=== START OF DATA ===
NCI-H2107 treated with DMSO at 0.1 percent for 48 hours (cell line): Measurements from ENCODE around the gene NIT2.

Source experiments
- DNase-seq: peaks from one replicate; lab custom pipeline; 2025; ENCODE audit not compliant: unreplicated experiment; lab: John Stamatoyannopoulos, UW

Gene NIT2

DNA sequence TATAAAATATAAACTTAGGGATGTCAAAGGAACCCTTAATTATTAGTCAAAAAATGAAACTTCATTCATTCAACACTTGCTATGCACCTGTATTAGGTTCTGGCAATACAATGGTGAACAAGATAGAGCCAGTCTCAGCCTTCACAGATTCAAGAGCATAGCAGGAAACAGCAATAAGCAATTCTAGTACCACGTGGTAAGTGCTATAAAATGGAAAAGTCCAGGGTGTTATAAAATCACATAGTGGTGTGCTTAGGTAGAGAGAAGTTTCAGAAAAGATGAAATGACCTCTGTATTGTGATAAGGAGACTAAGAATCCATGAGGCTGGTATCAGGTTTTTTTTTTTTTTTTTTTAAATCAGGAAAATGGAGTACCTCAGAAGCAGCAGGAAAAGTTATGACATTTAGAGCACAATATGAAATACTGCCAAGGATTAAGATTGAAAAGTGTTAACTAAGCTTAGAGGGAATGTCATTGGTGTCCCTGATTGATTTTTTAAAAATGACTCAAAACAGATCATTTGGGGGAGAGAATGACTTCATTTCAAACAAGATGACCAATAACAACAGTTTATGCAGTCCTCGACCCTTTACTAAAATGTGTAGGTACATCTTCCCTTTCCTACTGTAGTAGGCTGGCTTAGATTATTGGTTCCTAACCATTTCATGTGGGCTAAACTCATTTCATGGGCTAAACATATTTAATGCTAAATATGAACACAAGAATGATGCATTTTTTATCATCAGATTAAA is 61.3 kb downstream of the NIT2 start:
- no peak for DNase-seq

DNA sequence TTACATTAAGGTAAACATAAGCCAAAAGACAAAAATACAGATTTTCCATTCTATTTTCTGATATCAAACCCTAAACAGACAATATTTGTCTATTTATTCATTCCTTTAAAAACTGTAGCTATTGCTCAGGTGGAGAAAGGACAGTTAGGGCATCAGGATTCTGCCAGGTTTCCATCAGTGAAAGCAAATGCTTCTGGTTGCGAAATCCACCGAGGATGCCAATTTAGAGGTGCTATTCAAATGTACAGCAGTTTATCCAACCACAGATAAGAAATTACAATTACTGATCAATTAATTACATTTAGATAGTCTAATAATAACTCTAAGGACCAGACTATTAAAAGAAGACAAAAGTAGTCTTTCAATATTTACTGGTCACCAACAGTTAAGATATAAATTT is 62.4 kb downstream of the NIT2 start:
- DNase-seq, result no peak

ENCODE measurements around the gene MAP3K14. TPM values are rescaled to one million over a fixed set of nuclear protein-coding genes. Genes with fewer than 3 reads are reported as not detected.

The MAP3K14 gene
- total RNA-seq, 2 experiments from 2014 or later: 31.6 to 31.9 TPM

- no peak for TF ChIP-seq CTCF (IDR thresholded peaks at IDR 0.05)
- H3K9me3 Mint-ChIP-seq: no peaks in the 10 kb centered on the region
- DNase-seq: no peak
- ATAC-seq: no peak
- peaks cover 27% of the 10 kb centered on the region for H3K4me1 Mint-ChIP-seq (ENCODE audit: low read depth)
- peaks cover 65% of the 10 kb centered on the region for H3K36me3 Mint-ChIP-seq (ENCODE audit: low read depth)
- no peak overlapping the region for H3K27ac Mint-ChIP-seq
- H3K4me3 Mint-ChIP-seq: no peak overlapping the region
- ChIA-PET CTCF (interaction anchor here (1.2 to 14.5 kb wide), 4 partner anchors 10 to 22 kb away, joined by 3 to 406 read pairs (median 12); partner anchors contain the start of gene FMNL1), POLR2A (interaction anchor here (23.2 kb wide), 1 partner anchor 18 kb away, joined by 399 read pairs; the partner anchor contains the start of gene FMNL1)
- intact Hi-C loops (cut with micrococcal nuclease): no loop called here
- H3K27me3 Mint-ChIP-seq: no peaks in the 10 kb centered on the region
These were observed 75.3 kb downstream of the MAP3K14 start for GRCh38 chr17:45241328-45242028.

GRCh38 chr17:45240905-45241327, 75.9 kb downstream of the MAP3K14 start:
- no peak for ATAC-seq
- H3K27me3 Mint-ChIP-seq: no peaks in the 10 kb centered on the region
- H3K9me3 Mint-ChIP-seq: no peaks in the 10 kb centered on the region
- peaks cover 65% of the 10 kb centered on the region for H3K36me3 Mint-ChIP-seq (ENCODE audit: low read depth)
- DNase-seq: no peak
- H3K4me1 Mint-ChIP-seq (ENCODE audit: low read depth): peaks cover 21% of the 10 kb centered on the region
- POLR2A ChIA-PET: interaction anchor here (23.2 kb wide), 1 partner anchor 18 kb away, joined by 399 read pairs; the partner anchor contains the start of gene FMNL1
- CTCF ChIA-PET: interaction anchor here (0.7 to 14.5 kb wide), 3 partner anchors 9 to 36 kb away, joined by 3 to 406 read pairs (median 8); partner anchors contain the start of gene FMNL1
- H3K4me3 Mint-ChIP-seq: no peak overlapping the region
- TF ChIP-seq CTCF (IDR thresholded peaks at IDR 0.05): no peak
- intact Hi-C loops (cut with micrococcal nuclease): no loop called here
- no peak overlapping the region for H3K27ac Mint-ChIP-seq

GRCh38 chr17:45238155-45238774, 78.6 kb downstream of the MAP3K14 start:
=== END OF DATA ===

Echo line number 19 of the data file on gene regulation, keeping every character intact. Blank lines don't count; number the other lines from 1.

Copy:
- H3K4me3 Mint-ChIP-seq: no peak overlapping the region